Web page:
The space industry touches most sectors of the Australian economy. From weather forecasting to emergency management planning, satellite communications to internet solutions, robotics to sensors and automation, the space value chain creates opportunities for collaboration and future workforce growth.

The broad nature of the space industry means that wider societal and economic changes, such as increases in global competition, new satellite and geospatial technologies and landmark exploration missions, all present an opportunity for Australia to lead new capabilities and regulation efforts.

At UniSA, we connect our researchers to industry partners and find novel ways to achieve sector growth. Our researchers come from multidisciplinary areas, including engineering, telecommunications, advanced materials, information technology and computing, business, data management, and cybersecurity.

What we do

Surveillance and space intelligence (AI and interoperability, data analytics, cybersecurity, telecommunications, signal processing and sensor systems, photonics)


Psychology and human factors (AR, VR and user interface, human-machine interactions, confined habitats study, cognitive neurosciences, HASS)


Advanced manufacturing and monitoring (nanofabrication, additive manufacturing, digital twin, remote operations, autonomous systems, material testing)

We offer industry professionals the opportunity to enhance their understanding of the factors impacting the space industry through the Southern Hemisphere Space Studies Program (SHSSP) and Graduate Certificate in Space Studies. Startup companies can also work with UniSA to grow their ideas for the sector through the Innovation & Collaboration Centre’s Venture Catalyst Space program – an accelerator and incubator program.

Inspiring young talent through project-based PhD opportunities is another way that we work with industry to support thought leadership and address the complex problems of our partners.  Our researchers and students work with industry on a variety of projects, including:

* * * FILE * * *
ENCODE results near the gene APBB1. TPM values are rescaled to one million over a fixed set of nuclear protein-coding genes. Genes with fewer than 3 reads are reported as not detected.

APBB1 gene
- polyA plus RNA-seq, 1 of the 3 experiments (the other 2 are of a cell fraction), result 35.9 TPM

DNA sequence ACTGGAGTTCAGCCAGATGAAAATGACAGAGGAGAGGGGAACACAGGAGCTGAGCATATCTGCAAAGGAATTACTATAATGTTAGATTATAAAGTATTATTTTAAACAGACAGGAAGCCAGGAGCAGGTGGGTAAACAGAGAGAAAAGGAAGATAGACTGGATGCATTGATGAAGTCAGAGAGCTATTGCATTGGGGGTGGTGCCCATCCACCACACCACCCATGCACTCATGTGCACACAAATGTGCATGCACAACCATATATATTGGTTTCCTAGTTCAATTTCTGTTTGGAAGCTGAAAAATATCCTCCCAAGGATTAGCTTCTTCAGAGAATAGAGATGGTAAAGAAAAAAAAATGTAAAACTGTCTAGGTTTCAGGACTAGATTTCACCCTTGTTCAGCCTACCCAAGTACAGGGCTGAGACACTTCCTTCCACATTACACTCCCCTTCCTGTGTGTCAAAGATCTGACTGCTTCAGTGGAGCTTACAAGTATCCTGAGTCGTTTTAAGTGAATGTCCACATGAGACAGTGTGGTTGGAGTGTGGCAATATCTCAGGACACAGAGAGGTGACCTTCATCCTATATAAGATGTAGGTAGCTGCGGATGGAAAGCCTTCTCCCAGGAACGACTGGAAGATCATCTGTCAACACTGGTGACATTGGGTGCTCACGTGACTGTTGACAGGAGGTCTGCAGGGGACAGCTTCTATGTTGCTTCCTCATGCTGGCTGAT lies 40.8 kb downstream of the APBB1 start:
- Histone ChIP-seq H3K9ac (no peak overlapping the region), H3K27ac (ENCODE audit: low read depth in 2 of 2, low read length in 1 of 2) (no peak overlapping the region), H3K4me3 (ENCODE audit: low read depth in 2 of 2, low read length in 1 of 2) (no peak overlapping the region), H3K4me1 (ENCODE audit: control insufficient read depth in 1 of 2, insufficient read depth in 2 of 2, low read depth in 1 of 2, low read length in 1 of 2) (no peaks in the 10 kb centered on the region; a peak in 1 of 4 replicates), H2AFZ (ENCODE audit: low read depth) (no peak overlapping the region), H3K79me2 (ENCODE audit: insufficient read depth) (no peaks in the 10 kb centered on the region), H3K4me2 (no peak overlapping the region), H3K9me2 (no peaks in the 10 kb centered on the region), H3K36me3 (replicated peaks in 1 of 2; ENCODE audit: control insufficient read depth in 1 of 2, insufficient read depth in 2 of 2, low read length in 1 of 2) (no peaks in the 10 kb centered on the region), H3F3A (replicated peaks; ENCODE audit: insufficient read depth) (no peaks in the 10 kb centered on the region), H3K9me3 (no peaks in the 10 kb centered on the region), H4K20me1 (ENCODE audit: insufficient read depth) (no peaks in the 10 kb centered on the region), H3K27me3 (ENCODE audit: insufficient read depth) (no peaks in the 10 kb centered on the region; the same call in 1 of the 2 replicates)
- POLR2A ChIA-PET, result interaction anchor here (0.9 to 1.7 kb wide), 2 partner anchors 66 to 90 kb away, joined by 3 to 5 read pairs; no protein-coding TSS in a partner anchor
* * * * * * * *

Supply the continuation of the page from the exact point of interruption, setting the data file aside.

• Developing wearable sensors that provide real-time information about the health of astronauts
  • Improving satellite-based search and rescue systems
  • Freeform optics for small satellites that enhance the intelligence, surveillance and reconnaissance capacity and capability of space satellites
  • Increasing data rates for observation satellites.

With expert researchers and state-of-the-art facilities, we have the capabilities to work with partners on a range of sector-related challenges and opportunities.

Our partners

At UniSA, we match our research strengths and capability with the demands and opportunities of our partners, and maximise the mutual benefits of engagement.

Australian Space Agency
Aust Govt – Defence Science and Technology Group
International Space University
Myriota
SmartSat CRC
Boeing

UniSA's Enterprise Hub

The Enterprise Hub creates and sustains partnerships with organisations of all sizes, leveraging UniSA’s industry expertise and experience to solve problems, innovate and add value. Discover a range of services that can help you achieve your business goals.

Why partner with UniSA?

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ABOVE WORLD-CLASS RESEARCH IN ARTIFICIAL INTELLIGENCE AND SOFTWARE ENGINEERING